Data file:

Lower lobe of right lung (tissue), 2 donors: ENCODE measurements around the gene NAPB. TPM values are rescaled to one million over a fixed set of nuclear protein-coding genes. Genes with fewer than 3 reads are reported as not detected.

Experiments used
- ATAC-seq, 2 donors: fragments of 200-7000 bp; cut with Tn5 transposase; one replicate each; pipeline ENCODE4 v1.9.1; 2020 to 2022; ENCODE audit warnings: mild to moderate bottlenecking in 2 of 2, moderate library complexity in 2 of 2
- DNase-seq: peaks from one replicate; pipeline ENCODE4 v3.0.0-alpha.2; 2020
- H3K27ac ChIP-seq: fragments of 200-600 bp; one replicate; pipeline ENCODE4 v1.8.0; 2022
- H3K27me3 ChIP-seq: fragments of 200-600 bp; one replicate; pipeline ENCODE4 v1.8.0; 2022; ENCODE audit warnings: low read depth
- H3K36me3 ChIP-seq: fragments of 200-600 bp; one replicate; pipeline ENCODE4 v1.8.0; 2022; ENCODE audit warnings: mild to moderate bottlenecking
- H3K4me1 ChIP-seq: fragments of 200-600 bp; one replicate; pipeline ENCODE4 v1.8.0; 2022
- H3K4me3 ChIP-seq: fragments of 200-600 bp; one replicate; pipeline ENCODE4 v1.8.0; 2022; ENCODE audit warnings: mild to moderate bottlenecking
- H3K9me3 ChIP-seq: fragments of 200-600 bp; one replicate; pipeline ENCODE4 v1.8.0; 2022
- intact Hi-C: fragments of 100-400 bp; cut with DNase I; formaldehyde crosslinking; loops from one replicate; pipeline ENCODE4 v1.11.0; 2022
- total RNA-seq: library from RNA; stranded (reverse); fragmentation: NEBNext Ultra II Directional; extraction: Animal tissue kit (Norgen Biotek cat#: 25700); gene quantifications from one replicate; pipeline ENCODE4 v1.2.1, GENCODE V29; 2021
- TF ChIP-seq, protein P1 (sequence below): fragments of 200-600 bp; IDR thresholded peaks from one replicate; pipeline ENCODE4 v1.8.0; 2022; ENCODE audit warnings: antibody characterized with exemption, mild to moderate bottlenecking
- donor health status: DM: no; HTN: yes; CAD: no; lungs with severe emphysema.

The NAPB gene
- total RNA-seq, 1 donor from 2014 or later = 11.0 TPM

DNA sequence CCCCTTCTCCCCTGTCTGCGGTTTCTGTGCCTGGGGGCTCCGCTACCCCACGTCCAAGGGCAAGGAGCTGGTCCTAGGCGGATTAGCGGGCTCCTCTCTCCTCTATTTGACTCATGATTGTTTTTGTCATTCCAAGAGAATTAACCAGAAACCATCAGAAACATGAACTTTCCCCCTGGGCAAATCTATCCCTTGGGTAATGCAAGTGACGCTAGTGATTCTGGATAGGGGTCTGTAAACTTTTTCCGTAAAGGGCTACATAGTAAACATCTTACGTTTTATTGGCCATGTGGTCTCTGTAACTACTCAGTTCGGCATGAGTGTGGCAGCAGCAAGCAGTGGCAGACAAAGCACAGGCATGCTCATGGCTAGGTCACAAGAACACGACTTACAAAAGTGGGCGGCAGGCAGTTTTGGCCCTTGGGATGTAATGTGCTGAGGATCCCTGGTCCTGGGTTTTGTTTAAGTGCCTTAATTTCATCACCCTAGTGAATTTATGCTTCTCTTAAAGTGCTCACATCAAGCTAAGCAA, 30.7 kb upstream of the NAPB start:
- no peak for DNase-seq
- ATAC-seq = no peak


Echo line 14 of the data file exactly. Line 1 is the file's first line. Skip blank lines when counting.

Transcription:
- donor health status: DM: no; HTN: yes; CAD: no; lungs with severe emphysema.